Lauren R. Stevens | Hikes & Walks: After Irene's wrath, The Spruces now a place for all to get out in Williamstown
Somewhat over seven years ago, everything changed along Route 2, Main Street, east of Williamstown center. The Spruces, a mobile home park until tropical storm Irene flooded it in late August 2011, is now a town park with mowed walking paths, picnic tables and doggie litterbags. When the snow is deep in the hills, The Spruces maintains valley conditions for holiday snowshoeing, cross-country skiing or even walks.
Williamstown, where the Hoosic River enters Pownal, is the lowest elevation in Berkshire County — and The Spruces isn't that much higher. You drive down to Williamstown from every direction. Lower elevation governs weather, including reducing the amount of snow. Of course, within a couple of miles, on the summit of Mount Greylock, the highest elevation in southern New England, all that changes.
Spruces developer Albert Bachand got into the then brand-new mobile home business in 1950, establishing the park in 1954. He sold it in 1966. Present floodplain regulations that prevent developing such land did not exist, yet apparently he was aware of the danger of flooding. In 1955 he drove a bulldozer down the adjacent Hoosic River, lowering its bed by three feet and using the spoils to create a berm along the edge of his property. Such activity would be regulated now — and may have been then.
The berm ends where Mount Williams Brook, which captures Paull Brook descending from the North Adams reservoirs on the side of Greylock, enters the Hoosic. It was here that the river, swelled by up to 9 inches of Irene's rain, poured into the park. The berm, instead of protecting the 200 mobile homes, prevented the water sheeting off.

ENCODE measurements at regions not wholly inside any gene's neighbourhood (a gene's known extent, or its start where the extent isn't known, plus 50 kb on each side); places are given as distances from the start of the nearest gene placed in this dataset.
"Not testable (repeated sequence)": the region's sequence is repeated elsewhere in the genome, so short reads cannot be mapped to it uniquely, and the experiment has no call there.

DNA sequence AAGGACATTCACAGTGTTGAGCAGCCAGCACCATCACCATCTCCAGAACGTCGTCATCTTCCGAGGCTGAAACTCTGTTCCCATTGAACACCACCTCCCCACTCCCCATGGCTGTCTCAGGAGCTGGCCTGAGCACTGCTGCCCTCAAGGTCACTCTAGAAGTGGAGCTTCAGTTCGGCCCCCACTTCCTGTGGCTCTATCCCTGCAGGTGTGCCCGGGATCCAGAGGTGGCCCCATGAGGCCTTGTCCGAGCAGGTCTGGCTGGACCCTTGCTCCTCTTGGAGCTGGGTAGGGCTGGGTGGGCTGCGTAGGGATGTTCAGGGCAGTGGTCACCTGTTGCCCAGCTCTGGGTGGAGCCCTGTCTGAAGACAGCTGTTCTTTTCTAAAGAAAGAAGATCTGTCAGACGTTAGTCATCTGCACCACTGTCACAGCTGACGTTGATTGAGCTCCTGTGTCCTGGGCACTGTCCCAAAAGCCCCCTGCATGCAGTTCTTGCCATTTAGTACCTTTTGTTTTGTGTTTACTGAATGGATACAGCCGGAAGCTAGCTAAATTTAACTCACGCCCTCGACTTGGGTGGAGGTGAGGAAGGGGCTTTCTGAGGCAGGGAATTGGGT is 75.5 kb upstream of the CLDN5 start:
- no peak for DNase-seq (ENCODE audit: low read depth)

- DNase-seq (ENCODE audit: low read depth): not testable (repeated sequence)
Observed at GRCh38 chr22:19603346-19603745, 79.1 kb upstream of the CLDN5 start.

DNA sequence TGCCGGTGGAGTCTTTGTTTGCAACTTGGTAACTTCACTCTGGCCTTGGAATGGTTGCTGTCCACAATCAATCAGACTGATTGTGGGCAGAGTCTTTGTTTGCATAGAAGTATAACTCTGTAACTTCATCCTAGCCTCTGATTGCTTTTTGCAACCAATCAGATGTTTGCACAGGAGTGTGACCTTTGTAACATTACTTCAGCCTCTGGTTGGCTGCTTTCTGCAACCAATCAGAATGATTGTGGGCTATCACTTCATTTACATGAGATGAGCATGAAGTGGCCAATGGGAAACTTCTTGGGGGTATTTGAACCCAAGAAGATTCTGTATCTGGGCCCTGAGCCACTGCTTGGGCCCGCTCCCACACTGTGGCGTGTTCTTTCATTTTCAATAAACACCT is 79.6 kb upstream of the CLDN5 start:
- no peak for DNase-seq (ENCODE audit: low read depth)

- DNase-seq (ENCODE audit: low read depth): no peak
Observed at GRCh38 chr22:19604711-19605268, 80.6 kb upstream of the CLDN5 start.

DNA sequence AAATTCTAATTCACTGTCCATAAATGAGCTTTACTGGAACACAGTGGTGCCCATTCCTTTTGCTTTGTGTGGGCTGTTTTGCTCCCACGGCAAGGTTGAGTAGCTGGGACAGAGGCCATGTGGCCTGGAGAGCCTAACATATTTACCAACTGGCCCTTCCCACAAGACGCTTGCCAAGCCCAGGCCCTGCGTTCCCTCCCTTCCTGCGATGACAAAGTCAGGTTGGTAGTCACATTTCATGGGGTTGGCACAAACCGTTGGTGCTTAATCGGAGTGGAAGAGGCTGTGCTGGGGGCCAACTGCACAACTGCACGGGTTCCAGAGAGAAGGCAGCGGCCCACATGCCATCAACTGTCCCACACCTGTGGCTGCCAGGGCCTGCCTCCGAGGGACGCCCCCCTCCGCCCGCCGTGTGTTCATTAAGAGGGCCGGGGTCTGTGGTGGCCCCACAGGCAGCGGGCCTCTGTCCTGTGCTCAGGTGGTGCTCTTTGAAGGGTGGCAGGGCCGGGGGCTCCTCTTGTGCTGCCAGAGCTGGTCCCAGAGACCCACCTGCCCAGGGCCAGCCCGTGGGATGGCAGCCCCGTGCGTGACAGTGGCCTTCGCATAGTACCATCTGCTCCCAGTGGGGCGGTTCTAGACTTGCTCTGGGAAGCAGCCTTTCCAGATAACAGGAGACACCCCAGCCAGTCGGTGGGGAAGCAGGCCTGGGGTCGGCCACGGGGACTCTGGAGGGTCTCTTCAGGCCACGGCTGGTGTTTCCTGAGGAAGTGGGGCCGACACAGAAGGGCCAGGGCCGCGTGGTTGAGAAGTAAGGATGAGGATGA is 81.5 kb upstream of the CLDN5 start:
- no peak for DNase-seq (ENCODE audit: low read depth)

There was no loss of life, but 325 residents lost their homes, which constituted a large segment of the town's moderate income housing. Although the town and a volunteer group called Higher Ground tried to help, the loss was devastating.
A farmer continues to grow corn on a large part of the 40-acre plot; in the formerly developed portion many large spruces — of course — pine, yew and arbor vitae remain from decorative plantings. Two new plantings: a pollinator friendly wildflower garden by the pond and native trees and shrubs along a drainage swale.
A reuse committee has plans for ball fields, pavilion and bathrooms, which await the go-ahead from the Federal Emergency Management Agency. In the meanwhile, deer have taken over; bear, moose and various raptors have also been spotted.
The walking, on mowed path or former roads, is flat. Although for the most part the river is hidden behind the berm, the occasional views, including of an island, are dramatic. The nearly 360-degree view of the mountains is exhilarating.
Bachand once posted a sign over the entrance of the park: "Be ye of kind heart, gentle mind, and neighborly spirit, then through these portals pass, friends, for thou art welcome." Nowadays that sounds like an invitation to take a walk at The Spruces. Happy trails to you.
Information on the early days of The Spruces draws on the late Carl Westerdahl's talk, "The Spruces: The History of a Model Mobile Home Park," delivered April 21, 2012, at the Williamstown Historical Museum and available on Willinet.
Lauren R. Stevens is author of "50 Hikes in the Berkshire Hills," Countryman Press/ W.W. Norton, 2016.
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